On March 31, 1982, Ms. Moss filed suit against Mosbacher, seeking to be declared the owner of all funds attributable to the Estate of Miller, in the hands of Mosbacher and requesting that all further payments be made to her. Mosbacher answered and convoked a concursus proceeding, alleging that Mrs. Miller might also have an interest in the property subject to the mineral lease. Ms. Moss and Mrs. Miller both answered the concursus proceeding claiming ownership of the funds at issue.


Rosa Miller then filed a petition in the Succession proceeding opened by Ms. Moss, seeking to probate the olographic will which had been submitted for probate in New Mexico and rejected because of formal deficiencies. She asked to be declared owner of the disposable portion of Miller's estate. Ms. Moss filed Exceptions of Res Judicata and No Cause of Action. After a hearing, the trial judge overruled the exception of Res Judicata and referred the exception of No Cause of Action to the merits. The Succession proceeding was consolidated for trial with the suit by Ms. Moss against Mr. Mosbacher.


After a trial on the merits, judgment was rendered holding the olographic will to be proved, and admitted to probate. The trial judge ordered the will probated and filed. The testamentary disposition of the estate was reduced as an excessive donation. The original judgment of possession was amended to place Ms. Moss in possession of the forced portion, or a 1/3 interest of Miller's estate in Calcasieu Parish. Mrs. Miller was put in possession of the disposable portion, or a 2/3 interest. The exception of no cause of action was denied.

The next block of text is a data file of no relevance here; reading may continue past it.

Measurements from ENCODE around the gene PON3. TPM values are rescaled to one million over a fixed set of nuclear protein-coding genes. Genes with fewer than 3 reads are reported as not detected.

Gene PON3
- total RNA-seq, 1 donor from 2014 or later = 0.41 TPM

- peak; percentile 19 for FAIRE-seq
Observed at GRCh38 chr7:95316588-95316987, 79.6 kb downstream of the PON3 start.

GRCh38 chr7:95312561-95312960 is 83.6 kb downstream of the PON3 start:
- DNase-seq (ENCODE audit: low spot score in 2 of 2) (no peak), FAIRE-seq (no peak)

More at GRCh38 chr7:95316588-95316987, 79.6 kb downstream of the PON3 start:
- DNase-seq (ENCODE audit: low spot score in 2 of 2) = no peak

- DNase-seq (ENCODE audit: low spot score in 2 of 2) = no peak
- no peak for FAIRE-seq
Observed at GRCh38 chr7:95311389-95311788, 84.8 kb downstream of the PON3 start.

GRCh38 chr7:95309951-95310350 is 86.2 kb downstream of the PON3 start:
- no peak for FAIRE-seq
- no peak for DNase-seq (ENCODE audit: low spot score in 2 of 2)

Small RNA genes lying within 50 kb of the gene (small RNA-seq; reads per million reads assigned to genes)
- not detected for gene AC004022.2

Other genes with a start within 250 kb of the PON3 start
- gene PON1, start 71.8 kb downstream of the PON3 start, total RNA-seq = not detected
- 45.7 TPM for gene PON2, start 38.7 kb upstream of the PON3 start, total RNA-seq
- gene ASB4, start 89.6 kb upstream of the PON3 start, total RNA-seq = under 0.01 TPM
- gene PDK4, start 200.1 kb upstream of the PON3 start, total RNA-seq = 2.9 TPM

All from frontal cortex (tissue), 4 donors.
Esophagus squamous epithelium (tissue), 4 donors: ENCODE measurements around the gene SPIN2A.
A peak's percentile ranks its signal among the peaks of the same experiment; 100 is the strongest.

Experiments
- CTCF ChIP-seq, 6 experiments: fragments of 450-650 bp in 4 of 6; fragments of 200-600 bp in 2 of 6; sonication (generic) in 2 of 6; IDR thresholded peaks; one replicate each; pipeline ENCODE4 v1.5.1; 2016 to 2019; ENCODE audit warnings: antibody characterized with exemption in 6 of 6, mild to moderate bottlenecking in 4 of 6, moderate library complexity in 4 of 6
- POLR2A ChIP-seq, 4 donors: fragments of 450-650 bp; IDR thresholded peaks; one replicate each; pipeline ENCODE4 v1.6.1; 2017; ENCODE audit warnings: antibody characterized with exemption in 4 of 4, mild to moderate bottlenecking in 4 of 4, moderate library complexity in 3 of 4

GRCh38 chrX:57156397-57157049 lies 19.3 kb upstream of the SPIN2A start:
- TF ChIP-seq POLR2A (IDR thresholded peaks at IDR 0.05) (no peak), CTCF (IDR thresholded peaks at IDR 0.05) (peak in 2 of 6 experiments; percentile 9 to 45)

Ms. Moss' claim against Mosbacher was dismissed with a finding that Mosbacher followed a reasonable procedure in making royalty payments.


Ms. Moss appealed the denial of the exceptions as well as the judgment. We affirm the trial court's judgment.



La.C.C. Art. 1588 provides that:
"The olographic testament is that which is written by the testator himself.
In order to be valid, it must be entirely written, dated and signed by the hand of the testator. It is subject to no other form, and may be made anywhere, even out of the State."

At the trial, Ms. Moss attempted to prove, through the testimony of two of the deceased's sisters and a handwriting expert, that the will was not written by the hand of the testator, but was a forgery. The trial judge rejected this testimony in favor of the testimony elicited by counsel for Mrs. Miller from others of the deceased's siblings and a board certified forensic document examiner. The court stated as follows: